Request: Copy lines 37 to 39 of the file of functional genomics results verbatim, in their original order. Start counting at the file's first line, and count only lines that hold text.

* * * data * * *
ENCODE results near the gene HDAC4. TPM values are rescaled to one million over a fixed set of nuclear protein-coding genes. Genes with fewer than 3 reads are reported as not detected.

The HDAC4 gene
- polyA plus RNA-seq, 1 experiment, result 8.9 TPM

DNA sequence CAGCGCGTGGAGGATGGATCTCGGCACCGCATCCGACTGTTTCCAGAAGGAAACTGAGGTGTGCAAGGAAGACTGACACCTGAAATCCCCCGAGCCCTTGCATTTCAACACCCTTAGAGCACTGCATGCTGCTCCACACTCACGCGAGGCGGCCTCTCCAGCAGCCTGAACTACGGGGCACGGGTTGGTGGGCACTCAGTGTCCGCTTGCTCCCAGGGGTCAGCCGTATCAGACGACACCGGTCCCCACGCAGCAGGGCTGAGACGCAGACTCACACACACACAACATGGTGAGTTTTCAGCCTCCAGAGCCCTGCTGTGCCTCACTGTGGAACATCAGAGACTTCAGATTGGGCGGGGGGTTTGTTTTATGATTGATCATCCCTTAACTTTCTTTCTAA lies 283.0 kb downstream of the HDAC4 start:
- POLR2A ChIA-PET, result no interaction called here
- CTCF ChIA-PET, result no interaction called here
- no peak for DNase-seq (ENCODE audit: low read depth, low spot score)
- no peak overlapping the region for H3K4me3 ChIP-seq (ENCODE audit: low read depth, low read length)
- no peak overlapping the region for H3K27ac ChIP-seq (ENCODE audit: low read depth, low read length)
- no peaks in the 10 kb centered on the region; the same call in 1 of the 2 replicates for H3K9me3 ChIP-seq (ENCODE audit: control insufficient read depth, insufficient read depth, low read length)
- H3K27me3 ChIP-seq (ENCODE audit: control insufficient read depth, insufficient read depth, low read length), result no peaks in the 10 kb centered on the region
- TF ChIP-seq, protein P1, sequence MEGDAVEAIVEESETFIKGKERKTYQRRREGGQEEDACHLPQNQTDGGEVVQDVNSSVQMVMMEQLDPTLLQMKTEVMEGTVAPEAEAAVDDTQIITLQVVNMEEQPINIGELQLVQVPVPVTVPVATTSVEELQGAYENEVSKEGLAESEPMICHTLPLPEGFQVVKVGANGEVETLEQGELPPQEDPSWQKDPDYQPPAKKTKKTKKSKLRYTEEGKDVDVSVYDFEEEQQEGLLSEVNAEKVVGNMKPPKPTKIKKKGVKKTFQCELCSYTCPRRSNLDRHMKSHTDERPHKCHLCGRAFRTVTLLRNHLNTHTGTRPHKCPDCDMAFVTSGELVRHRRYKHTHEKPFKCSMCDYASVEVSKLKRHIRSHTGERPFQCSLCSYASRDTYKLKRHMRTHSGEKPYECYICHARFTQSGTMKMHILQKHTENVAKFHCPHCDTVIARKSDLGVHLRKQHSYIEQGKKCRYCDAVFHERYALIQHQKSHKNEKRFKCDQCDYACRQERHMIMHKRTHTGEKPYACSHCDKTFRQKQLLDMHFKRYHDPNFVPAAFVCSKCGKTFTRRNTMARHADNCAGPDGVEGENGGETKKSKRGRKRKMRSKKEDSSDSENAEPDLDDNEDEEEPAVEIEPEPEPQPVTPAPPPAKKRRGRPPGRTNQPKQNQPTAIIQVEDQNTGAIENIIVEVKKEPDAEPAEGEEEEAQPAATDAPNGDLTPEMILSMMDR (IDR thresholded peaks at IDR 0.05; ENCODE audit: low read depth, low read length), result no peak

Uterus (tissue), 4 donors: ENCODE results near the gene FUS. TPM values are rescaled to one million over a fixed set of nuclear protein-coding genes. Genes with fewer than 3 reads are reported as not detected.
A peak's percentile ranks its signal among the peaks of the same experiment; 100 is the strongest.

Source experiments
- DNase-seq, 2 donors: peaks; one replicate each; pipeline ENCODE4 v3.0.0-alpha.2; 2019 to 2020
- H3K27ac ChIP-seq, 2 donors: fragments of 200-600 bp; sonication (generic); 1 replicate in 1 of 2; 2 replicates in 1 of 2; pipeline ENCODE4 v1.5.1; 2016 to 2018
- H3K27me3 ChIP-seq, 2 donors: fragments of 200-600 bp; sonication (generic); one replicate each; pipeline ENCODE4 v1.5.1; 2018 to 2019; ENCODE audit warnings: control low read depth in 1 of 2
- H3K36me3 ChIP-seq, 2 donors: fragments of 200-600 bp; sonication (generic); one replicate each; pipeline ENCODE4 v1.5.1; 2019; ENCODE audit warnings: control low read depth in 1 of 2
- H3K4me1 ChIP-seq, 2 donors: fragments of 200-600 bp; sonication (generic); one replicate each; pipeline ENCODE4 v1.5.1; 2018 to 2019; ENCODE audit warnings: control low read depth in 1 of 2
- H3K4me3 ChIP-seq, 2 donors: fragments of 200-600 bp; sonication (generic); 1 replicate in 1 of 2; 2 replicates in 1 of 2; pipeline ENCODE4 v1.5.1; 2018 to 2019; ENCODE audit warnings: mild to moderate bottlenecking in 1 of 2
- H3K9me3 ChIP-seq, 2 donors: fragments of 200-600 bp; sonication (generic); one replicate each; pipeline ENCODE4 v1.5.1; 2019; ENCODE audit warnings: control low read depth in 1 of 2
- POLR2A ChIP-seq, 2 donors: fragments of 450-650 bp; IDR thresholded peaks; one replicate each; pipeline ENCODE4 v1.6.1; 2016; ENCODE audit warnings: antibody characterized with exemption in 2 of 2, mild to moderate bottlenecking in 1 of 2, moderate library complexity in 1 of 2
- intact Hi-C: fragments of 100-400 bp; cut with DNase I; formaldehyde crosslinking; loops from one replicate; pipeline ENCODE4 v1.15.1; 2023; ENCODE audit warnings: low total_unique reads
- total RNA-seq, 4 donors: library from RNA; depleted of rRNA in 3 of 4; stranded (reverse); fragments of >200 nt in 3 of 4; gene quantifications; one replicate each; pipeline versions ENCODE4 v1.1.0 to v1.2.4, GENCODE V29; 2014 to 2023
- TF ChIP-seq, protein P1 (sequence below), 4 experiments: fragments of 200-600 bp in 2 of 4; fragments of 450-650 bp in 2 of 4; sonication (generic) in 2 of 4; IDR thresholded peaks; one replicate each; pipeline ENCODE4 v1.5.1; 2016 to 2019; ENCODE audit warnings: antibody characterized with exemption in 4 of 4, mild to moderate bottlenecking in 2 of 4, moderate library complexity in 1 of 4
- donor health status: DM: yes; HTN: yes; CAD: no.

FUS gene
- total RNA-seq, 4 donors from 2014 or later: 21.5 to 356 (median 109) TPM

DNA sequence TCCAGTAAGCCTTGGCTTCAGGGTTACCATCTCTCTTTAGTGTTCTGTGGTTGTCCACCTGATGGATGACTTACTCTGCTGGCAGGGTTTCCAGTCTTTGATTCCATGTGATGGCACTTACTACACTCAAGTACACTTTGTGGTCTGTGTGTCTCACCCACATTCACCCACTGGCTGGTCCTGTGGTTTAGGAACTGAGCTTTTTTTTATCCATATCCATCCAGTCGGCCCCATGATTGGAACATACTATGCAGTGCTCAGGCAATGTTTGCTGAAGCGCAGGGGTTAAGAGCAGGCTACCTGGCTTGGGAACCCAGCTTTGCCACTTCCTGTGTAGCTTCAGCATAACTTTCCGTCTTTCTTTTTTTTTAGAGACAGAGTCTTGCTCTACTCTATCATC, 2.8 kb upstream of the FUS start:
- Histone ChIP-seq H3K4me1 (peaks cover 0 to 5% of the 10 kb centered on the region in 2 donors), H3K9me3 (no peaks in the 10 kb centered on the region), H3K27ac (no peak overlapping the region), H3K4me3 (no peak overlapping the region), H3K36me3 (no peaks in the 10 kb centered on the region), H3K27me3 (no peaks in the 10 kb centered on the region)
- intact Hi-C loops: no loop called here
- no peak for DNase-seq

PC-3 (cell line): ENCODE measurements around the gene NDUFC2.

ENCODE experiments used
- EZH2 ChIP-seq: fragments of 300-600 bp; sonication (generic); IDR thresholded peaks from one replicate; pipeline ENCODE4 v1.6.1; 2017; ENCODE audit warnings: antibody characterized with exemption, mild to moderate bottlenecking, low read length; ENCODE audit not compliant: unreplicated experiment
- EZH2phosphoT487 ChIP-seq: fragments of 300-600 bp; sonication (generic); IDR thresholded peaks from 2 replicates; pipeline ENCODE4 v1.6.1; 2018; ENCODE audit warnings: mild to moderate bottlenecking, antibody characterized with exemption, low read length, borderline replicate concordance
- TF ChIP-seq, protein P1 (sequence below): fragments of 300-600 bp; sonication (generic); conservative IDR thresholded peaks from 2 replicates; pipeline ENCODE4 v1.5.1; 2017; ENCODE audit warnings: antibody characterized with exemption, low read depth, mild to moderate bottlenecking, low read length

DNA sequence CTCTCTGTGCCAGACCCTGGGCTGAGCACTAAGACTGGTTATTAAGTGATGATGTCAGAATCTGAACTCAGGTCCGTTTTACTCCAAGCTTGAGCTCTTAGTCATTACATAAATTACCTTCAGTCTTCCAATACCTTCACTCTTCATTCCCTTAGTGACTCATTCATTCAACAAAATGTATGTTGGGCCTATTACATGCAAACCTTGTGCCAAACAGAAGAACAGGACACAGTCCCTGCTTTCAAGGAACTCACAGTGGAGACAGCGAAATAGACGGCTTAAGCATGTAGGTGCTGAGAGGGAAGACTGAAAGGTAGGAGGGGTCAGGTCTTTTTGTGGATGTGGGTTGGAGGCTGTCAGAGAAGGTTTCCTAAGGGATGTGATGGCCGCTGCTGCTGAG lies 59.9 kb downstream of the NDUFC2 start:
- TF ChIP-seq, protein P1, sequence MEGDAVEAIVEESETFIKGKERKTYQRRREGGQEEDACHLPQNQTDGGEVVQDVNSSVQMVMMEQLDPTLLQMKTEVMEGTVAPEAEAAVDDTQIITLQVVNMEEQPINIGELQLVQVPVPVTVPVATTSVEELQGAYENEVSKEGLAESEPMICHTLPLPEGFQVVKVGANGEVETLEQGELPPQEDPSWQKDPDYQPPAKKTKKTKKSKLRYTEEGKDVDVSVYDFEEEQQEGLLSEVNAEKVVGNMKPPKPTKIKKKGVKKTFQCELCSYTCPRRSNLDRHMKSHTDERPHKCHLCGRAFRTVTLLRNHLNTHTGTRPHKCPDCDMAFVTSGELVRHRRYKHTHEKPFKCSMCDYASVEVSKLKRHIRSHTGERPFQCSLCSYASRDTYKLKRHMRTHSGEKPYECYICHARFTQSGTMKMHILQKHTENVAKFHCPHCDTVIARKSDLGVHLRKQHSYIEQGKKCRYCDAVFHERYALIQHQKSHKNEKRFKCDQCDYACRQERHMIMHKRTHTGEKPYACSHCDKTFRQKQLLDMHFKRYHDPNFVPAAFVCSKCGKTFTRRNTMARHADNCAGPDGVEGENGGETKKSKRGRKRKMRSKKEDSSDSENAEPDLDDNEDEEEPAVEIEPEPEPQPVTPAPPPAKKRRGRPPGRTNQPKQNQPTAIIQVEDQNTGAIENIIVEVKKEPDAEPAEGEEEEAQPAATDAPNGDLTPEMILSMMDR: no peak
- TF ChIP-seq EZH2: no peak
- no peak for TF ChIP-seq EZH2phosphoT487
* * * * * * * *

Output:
- EZH2phosphoT487 ChIP-seq: fragments of 300-600 bp; sonication (generic); IDR thresholded peaks from 2 replicates; pipeline ENCODE4 v1.6.1; 2018; ENCODE audit warnings: mild to moderate bottlenecking, antibody characterized with exemption, low read length, borderline replicate concordance
- TF ChIP-seq, protein P1 (sequence below): fragments of 300-600 bp; sonication (generic); conservative IDR thresholded peaks from 2 replicates; pipeline ENCODE4 v1.5.1; 2017; ENCODE audit warnings: antibody characterized with exemption, low read depth, mild to moderate bottlenecking, low read length

DNA sequence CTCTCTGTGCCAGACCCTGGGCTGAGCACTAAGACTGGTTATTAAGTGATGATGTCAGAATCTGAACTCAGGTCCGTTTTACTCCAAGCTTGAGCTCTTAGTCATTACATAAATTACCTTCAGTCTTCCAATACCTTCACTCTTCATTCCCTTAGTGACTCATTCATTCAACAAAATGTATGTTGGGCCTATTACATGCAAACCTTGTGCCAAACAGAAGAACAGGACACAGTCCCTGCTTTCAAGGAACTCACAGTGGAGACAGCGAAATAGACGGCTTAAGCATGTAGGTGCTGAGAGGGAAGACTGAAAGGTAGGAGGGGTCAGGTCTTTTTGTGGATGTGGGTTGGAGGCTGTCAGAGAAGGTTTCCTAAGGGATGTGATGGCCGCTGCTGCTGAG lies 59.9 kb downstream of the NDUFC2 start: